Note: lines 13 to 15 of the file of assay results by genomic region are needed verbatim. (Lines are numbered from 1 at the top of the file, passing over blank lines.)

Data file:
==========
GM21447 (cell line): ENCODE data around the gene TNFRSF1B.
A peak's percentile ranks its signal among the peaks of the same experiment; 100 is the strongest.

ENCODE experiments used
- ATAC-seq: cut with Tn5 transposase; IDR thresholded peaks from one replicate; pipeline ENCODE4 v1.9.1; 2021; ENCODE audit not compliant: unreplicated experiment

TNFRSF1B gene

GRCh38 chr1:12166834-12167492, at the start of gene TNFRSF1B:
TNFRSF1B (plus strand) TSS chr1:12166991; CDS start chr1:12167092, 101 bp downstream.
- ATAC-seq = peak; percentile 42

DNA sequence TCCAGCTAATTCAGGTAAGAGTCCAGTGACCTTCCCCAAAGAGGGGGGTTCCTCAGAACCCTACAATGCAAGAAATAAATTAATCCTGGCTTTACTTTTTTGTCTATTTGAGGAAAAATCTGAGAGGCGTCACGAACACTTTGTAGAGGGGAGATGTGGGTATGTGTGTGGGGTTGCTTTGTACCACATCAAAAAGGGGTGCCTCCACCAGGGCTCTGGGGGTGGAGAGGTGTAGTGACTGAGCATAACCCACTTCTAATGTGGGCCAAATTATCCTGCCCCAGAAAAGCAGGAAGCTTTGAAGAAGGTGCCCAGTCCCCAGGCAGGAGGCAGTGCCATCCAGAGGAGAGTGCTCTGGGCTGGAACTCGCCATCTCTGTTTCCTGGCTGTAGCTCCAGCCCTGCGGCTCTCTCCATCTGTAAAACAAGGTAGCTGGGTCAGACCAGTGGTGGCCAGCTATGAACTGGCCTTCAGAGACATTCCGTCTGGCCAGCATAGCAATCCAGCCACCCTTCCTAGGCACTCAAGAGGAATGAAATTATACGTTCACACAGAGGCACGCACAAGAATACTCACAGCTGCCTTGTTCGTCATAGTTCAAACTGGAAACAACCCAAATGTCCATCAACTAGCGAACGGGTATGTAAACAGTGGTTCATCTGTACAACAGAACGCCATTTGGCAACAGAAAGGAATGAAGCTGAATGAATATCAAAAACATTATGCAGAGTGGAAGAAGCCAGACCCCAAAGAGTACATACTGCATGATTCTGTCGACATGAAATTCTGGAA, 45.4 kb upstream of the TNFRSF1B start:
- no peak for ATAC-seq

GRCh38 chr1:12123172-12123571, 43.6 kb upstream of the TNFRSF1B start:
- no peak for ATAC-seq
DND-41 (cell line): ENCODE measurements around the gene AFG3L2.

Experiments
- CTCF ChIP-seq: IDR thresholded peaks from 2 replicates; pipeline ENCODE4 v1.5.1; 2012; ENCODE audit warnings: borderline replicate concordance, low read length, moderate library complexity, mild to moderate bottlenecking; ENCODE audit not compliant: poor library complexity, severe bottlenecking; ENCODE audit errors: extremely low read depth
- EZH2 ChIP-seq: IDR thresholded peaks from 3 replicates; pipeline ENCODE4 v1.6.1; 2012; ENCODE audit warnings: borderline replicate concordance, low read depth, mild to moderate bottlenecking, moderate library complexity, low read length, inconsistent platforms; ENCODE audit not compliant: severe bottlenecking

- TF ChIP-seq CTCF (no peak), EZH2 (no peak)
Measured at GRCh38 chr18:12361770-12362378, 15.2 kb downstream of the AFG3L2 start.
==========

DND-41 (cell line): ENCODE measurements around the gene AFG3L2.

Experiments
- CTCF ChIP-seq: IDR thresholded peaks from 2 replicates; pipeline ENCODE4 v1.5.1; 2012; ENCODE audit warnings: borderline replicate concordance, low read length, moderate library complexity, mild to moderate bottlenecking; ENCODE audit not compliant: poor library complexity, severe bottlenecking; ENCODE audit errors: extremely low read depth